April 2019. The ICFO team has used quantum non-demolition (QND) measurement to generate long-lived, long-range entanglement in a dense, hot, strongly-interacting atomic system . This implements a central element of proposals for detection [2-4] and production  of complex anti-ferromagnetic phases. The resulting entangled state is exceptionally resistant to thermal decoherence, and shares several traits with a quantum spin-liquid .
The quantum synthesis approach to quantum simulation uses non-destructive optical measurement of collective atomic variables to produce entanglement. Such measurements operate on the very fast time-scale of light-matter interactions, which makes them much less sensitive to thermally-induced decoherence. The ICFO team applied non-destructive Faraday rotation measurement to a vapor at 450 K, with a density of 3.6 x 1014 atoms/cm3. At these densities spin-exchange collisions induce local spin thermalization on a time-scale of ~25 μs. The QND measurement projects the spin of the entire probed ensemble into a macroscopic singlet state . Bayesian estimation, in the form of a Kalman fitler , is used to infer the statistical characteristics of this state, and spin-squeezing inequalities [9, 10] are used to quantify the resulting entanglement.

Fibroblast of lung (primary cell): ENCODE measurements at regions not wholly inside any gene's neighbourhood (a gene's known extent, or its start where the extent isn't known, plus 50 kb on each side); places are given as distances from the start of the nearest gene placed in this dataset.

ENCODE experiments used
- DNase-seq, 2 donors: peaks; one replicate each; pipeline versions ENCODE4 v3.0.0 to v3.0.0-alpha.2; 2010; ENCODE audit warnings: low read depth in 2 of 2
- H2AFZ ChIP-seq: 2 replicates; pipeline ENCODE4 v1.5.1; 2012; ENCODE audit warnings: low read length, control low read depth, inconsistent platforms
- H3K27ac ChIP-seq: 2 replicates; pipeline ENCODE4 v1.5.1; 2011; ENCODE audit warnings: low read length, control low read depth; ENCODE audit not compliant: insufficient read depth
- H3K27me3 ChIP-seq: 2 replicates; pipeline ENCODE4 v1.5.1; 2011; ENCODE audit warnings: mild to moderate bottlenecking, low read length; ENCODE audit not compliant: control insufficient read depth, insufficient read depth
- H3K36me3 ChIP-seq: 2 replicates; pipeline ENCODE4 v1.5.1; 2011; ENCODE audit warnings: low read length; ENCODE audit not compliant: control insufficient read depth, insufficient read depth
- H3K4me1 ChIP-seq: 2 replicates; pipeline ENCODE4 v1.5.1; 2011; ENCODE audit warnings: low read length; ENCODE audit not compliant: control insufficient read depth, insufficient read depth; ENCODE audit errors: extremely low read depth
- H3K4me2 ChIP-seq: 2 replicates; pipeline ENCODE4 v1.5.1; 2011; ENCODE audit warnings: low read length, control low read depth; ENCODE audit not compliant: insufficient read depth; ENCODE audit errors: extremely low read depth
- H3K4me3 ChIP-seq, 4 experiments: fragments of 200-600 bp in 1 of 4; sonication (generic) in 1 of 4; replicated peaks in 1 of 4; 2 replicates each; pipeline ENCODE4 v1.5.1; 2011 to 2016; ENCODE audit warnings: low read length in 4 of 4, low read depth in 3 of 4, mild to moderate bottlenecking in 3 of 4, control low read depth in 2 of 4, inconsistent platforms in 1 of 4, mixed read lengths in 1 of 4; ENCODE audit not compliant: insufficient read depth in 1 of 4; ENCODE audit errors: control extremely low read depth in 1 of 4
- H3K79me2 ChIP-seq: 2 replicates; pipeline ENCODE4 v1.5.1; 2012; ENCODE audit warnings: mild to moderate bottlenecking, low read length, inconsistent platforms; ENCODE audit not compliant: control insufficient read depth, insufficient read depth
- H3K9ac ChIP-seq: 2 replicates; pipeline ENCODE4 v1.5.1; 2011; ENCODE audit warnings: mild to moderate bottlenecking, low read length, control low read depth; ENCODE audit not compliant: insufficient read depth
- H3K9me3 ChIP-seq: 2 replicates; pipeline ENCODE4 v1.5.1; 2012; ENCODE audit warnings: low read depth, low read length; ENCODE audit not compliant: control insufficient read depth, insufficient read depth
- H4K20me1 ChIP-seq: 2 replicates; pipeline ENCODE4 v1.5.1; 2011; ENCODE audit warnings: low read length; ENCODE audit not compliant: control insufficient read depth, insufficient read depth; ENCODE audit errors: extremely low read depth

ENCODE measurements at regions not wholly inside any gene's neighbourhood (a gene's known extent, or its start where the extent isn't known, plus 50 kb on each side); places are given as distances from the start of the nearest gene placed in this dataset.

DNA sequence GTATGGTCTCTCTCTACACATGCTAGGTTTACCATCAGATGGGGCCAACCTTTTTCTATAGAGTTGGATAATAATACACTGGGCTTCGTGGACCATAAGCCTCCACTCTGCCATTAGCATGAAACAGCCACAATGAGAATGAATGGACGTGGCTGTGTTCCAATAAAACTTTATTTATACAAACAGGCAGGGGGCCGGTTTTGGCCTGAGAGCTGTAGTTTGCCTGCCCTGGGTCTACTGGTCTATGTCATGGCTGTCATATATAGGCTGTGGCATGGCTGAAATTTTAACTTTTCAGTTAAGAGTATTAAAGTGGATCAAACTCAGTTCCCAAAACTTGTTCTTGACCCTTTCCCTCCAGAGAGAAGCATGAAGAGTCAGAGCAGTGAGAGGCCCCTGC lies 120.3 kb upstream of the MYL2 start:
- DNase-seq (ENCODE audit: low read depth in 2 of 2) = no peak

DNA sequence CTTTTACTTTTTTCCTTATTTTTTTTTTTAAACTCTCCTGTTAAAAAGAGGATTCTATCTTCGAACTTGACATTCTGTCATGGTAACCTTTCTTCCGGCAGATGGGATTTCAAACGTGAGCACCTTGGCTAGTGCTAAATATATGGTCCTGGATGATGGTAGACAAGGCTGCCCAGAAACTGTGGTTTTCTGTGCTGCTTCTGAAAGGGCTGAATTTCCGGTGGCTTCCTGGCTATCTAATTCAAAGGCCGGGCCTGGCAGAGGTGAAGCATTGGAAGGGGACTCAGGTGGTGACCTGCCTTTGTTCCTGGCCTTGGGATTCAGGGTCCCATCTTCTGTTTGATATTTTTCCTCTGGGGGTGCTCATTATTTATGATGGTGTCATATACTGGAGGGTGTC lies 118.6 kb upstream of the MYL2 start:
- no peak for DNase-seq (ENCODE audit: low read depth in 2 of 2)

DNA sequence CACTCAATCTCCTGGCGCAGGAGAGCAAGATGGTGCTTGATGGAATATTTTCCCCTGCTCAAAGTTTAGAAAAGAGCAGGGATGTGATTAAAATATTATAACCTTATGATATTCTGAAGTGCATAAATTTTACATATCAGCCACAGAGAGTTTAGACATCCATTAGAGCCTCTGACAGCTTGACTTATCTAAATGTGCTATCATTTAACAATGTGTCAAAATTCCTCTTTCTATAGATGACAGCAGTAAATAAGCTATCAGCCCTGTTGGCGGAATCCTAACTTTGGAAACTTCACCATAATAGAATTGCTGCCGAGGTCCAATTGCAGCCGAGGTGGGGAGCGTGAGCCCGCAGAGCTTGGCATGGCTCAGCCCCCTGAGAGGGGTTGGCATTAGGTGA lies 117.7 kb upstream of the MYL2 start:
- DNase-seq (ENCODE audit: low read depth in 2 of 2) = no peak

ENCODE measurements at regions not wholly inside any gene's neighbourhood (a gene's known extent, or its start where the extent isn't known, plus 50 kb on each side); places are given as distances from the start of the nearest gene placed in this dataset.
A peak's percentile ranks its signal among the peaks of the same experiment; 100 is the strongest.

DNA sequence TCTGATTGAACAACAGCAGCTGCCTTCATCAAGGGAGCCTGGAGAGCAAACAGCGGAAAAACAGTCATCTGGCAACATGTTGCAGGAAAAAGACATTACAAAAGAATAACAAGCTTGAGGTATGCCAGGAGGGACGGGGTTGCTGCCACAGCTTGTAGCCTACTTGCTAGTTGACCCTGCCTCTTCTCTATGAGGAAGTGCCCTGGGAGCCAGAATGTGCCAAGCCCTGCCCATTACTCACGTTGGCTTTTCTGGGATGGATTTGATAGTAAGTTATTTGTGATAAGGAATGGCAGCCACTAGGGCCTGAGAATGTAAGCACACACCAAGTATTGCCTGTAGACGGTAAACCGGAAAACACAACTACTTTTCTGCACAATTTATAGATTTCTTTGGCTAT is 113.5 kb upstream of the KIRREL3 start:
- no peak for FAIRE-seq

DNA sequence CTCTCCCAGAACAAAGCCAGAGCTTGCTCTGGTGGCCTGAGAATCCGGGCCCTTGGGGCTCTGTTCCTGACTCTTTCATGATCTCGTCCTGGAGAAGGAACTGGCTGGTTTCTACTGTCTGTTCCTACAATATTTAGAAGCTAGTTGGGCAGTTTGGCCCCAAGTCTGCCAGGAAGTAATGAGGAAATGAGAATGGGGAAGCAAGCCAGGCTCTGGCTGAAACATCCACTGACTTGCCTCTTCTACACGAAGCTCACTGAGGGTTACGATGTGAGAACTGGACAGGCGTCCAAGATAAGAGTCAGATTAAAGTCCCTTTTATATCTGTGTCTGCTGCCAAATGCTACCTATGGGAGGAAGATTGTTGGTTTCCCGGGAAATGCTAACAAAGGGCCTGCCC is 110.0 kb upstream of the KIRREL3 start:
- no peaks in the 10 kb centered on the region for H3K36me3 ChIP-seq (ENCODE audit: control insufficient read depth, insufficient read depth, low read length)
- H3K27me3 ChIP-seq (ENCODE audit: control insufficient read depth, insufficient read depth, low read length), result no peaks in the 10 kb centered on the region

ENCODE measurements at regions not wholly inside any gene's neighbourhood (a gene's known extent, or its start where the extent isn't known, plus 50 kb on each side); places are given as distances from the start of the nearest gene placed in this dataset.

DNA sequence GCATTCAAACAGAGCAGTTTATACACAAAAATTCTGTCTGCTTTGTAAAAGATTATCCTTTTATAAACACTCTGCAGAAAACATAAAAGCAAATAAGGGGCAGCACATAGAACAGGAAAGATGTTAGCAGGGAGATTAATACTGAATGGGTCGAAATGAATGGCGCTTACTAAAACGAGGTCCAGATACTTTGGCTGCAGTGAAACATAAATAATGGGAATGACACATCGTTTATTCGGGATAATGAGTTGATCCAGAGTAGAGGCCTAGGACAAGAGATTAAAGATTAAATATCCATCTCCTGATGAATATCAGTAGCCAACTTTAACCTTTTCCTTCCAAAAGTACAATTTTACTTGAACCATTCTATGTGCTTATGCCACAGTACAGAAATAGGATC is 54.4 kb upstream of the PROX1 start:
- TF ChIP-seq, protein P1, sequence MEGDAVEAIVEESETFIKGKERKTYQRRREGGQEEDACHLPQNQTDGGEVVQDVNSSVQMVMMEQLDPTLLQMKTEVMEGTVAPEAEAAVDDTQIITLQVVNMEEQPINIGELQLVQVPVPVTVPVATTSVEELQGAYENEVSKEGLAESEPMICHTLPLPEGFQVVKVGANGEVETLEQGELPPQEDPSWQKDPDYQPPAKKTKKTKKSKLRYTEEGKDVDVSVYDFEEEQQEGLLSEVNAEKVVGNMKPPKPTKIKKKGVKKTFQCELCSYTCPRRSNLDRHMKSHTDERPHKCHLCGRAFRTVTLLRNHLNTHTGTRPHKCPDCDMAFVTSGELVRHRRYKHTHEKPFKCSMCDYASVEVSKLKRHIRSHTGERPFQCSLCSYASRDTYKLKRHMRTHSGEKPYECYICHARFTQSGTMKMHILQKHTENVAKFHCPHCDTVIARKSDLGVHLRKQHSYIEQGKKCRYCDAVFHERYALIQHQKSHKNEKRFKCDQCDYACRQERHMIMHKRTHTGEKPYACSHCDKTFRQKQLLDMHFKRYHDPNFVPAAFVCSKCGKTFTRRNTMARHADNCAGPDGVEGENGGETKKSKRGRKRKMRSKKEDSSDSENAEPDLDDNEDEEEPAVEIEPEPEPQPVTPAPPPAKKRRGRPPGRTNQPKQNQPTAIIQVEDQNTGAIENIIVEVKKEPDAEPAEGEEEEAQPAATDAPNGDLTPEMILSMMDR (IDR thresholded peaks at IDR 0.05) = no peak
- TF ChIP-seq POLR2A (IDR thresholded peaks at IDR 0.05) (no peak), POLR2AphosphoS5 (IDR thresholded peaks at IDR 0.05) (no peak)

The generated state is remarkable in several ways. Most immediately, the sheer number of entanglements is unprecedented: at least 1.5 x 1013 of the 5.3 x 1013 participating entangled atoms became entangled in singlet states. Second, the entanglement persists for tens of spin thermalization times. Third, the entanglement bond length distribution was measured using techniques from magnetic resonance imaging: application of varying gradients to vary the conversion rate of singlets into triplets. The results show the entanglement bonds to extend over millimeter distances, thousands of times the nearest-neighbor distance, confirming the capacity of QND measurement to generate nonlocal entanglement. Moreover, the persistence beyond the thermalization time implies that the entanglement bonds are distributed among many different atoms. All of these features are reminiscent of the spin-liquid state proposed in the context of high-temperature superconductivity 
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